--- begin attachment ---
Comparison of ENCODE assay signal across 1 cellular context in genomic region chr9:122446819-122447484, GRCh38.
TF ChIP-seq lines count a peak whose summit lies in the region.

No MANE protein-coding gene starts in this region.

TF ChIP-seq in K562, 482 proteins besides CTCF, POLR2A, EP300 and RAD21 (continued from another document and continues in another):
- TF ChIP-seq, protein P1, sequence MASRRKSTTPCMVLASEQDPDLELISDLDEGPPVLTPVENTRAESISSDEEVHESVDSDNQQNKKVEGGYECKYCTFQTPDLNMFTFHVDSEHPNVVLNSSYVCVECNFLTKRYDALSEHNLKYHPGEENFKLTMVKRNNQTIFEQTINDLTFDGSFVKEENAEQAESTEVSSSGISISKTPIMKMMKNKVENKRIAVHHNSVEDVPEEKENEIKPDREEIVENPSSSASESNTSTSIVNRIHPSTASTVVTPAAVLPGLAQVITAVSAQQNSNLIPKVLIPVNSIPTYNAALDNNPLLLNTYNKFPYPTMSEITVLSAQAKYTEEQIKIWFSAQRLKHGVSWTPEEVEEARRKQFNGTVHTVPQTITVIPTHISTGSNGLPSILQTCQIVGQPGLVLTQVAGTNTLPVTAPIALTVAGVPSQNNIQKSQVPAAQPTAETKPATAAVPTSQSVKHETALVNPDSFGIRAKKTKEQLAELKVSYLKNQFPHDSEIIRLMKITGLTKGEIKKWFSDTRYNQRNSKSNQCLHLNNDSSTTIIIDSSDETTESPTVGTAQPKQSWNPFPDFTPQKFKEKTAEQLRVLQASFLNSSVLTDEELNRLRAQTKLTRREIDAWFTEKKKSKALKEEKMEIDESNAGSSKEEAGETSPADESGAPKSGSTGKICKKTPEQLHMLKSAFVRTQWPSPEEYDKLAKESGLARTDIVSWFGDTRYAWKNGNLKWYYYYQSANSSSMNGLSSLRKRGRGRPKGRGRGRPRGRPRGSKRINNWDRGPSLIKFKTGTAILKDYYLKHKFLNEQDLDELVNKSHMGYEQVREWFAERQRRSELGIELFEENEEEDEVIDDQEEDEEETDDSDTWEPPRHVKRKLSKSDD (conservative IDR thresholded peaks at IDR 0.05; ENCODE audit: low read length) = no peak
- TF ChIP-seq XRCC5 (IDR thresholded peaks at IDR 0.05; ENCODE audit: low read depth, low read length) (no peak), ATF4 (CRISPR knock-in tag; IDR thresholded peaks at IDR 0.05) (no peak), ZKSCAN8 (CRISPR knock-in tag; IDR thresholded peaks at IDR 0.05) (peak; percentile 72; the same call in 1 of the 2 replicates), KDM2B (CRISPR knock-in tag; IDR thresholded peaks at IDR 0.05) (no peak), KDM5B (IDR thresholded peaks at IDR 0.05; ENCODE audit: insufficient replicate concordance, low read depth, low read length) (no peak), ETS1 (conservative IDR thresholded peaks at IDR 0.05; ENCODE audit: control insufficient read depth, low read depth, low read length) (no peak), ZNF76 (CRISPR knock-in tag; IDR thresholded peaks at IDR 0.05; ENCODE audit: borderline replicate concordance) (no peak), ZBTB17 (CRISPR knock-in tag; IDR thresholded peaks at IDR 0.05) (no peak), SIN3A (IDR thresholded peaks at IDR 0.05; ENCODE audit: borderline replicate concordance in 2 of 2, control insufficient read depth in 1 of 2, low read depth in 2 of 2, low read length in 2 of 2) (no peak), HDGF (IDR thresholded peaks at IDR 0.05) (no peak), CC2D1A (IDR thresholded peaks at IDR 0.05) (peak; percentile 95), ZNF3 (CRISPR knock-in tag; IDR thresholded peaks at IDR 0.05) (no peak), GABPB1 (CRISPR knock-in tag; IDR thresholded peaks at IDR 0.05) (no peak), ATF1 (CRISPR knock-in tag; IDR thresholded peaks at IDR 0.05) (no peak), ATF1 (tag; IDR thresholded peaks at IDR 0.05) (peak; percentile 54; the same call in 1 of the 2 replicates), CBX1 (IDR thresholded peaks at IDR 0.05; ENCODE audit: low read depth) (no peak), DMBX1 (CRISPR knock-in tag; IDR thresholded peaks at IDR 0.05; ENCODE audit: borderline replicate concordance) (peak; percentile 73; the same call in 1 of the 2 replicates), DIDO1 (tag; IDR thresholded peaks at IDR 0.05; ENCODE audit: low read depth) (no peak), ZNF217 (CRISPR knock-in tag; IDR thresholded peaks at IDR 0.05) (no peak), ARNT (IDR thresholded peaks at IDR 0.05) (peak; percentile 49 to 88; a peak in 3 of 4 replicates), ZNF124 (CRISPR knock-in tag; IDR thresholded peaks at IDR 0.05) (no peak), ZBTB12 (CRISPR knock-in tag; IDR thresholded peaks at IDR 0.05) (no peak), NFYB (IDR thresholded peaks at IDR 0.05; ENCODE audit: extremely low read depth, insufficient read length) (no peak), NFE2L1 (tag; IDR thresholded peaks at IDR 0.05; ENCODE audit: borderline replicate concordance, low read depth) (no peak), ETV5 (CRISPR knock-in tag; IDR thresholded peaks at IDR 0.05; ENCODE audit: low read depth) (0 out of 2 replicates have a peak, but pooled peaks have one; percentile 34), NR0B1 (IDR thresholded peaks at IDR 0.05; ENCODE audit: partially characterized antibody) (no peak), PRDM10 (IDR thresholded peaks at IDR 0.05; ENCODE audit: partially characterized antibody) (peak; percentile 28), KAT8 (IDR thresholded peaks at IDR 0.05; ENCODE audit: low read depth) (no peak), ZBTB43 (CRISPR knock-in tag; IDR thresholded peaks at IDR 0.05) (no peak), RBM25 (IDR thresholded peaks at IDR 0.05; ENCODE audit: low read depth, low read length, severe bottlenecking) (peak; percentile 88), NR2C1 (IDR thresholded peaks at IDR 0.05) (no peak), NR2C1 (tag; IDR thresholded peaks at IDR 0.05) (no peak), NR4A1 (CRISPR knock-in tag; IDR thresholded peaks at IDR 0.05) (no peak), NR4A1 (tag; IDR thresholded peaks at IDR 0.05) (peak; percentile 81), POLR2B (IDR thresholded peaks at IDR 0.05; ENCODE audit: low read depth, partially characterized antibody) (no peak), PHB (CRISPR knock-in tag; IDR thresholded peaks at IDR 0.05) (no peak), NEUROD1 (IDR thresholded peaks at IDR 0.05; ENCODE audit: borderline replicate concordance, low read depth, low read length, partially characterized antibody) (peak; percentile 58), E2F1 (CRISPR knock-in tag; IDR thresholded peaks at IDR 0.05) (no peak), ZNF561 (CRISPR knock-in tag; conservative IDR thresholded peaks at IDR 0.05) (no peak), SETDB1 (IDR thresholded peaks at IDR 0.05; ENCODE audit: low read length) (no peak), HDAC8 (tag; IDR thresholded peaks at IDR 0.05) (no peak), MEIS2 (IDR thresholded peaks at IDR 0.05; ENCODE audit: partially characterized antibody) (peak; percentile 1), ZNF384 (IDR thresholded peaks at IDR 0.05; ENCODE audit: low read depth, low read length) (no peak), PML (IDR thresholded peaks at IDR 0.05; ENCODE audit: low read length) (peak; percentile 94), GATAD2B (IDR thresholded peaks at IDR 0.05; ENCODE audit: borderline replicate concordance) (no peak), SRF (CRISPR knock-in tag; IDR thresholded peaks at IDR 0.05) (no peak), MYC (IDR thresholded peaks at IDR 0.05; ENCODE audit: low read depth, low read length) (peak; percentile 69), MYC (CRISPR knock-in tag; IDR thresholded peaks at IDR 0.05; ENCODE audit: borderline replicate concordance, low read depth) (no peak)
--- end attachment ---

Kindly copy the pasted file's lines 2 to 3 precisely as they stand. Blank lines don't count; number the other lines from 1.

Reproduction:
TF ChIP-seq lines count a peak whose summit lies in the region.

No MANE protein-coding gene starts in this region.